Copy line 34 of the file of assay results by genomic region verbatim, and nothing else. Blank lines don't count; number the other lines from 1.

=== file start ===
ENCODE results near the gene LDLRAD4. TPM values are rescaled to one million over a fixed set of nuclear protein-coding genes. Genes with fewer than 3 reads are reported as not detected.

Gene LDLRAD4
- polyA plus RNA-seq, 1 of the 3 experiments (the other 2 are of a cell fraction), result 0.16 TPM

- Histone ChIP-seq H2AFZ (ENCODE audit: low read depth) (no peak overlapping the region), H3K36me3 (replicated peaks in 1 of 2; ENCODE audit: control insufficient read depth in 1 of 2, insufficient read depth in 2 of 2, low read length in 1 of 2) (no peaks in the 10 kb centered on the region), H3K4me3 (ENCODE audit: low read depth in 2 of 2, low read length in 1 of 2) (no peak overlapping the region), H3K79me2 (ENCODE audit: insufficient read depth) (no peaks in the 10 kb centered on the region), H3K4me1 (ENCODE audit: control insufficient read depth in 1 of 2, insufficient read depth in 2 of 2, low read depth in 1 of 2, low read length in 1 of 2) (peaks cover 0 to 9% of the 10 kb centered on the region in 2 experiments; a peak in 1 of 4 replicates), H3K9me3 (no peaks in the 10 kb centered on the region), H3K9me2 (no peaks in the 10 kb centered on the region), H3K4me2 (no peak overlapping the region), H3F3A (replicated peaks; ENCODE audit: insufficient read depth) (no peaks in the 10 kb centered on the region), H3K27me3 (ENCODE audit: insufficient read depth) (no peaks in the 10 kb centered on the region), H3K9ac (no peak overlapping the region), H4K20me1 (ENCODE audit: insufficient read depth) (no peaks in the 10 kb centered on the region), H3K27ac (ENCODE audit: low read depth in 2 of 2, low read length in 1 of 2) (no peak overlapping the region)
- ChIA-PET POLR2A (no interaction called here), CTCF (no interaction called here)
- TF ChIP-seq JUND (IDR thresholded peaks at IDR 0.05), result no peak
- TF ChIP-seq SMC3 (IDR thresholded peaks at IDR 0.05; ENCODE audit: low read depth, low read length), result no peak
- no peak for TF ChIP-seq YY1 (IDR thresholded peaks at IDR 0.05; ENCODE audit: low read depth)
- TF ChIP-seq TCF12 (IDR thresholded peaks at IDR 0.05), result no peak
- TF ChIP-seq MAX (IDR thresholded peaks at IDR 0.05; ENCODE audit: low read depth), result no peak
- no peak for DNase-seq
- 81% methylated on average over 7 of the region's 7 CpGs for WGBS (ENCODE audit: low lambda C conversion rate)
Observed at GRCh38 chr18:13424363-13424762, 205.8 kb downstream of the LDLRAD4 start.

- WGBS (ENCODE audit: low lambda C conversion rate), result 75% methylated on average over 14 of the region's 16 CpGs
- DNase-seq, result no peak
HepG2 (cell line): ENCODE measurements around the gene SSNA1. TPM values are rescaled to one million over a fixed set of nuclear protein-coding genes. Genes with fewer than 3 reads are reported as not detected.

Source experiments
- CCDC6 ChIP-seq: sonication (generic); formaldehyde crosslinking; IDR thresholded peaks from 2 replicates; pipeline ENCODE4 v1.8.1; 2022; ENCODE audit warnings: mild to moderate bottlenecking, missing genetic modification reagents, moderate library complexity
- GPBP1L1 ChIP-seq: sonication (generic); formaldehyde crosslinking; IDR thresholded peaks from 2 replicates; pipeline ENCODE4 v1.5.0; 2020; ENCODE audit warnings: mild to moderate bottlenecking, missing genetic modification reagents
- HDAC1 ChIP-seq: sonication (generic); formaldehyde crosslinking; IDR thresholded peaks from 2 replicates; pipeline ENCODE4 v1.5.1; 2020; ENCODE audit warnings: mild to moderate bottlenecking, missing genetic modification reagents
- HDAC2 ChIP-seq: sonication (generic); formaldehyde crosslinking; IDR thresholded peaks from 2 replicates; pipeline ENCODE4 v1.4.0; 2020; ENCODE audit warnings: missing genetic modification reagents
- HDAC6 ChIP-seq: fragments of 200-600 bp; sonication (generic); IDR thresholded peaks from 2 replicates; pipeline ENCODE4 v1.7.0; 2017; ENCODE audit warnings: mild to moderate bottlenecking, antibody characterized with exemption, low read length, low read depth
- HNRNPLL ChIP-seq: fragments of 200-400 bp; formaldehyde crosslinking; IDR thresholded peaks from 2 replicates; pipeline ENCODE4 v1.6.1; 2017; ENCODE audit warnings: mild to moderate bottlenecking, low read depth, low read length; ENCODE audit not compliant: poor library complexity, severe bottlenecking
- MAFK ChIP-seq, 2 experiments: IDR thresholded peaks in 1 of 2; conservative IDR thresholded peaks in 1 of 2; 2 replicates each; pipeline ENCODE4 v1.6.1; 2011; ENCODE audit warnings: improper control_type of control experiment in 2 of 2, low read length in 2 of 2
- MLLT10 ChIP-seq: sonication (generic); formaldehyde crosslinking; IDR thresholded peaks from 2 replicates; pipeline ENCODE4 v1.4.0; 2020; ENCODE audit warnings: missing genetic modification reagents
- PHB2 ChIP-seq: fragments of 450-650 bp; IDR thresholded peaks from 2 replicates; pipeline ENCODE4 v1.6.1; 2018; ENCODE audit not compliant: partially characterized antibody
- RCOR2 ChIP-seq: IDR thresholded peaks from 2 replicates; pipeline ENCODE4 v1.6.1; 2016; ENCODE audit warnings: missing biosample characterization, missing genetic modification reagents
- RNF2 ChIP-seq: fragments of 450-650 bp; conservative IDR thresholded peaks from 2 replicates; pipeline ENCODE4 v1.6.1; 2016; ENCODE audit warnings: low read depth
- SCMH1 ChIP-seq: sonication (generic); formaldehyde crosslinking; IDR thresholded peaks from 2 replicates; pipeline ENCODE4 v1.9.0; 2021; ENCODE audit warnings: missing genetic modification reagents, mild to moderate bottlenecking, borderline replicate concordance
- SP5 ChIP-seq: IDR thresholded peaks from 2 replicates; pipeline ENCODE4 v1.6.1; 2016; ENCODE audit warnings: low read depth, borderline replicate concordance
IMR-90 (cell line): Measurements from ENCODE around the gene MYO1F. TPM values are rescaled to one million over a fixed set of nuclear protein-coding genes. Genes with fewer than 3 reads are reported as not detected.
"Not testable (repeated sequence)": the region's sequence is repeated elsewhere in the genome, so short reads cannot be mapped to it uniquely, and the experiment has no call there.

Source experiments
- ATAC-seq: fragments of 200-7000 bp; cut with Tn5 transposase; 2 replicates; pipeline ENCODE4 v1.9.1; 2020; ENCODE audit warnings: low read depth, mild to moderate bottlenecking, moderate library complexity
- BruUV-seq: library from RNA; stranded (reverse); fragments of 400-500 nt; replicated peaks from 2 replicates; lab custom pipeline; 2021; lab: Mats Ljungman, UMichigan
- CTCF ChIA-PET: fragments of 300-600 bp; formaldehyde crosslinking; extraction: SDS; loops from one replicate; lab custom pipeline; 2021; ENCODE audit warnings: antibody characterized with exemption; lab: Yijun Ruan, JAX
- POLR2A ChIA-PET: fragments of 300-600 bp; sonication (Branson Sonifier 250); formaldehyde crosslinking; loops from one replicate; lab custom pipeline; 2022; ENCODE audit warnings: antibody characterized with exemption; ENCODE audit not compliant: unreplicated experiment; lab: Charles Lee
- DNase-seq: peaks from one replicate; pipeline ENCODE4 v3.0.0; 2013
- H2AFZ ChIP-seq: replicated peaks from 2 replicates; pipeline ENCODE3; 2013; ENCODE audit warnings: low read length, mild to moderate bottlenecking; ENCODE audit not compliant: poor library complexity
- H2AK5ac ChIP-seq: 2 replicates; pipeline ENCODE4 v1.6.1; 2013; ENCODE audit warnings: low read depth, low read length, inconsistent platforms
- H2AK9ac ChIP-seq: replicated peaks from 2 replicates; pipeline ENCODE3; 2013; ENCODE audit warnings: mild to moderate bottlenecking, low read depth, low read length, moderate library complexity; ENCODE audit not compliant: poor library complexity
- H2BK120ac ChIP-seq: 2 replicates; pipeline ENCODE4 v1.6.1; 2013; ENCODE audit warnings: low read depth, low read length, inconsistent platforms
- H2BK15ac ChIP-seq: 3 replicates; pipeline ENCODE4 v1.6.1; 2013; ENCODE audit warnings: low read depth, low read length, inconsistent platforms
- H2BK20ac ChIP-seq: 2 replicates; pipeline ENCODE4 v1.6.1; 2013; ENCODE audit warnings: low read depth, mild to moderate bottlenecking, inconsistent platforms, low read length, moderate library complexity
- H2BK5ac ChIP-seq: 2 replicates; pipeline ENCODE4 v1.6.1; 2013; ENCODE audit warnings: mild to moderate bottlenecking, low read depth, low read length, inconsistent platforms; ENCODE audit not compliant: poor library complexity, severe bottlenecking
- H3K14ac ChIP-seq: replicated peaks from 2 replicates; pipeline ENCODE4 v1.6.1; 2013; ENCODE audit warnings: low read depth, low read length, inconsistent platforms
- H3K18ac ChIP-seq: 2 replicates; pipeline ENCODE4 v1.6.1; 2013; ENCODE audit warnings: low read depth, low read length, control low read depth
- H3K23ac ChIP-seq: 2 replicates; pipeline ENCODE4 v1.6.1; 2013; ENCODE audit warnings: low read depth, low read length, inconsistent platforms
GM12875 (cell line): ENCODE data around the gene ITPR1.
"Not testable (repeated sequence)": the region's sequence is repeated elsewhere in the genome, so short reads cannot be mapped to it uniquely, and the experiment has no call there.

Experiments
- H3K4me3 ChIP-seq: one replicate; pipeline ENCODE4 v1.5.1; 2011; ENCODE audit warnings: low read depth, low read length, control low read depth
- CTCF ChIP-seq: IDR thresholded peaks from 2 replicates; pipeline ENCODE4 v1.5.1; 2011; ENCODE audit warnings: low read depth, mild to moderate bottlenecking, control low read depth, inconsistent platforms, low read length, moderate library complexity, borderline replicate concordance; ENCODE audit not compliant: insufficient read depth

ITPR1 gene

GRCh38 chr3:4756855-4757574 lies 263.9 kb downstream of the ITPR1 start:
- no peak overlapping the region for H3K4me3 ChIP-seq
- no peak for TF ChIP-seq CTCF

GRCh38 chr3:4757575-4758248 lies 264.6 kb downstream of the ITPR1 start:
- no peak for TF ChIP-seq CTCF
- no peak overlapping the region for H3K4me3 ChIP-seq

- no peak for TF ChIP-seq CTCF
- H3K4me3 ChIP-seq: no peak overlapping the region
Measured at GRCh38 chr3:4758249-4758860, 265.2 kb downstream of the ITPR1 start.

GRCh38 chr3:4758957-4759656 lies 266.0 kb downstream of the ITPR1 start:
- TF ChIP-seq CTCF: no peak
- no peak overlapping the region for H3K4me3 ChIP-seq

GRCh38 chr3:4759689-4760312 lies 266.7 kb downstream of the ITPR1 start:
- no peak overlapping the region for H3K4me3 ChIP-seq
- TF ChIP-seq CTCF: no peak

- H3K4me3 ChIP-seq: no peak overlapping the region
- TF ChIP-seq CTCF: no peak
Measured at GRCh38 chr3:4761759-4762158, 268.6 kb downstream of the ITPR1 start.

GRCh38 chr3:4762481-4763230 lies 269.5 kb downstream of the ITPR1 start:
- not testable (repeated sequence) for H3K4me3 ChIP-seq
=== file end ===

- ATAC-seq: fragments of 200-7000 bp; cut with Tn5 transposase; 2 replicates; pipeline ENCODE4 v1.9.1; 2020; ENCODE audit warnings: low read depth, mild to moderate bottlenecking, moderate library complexity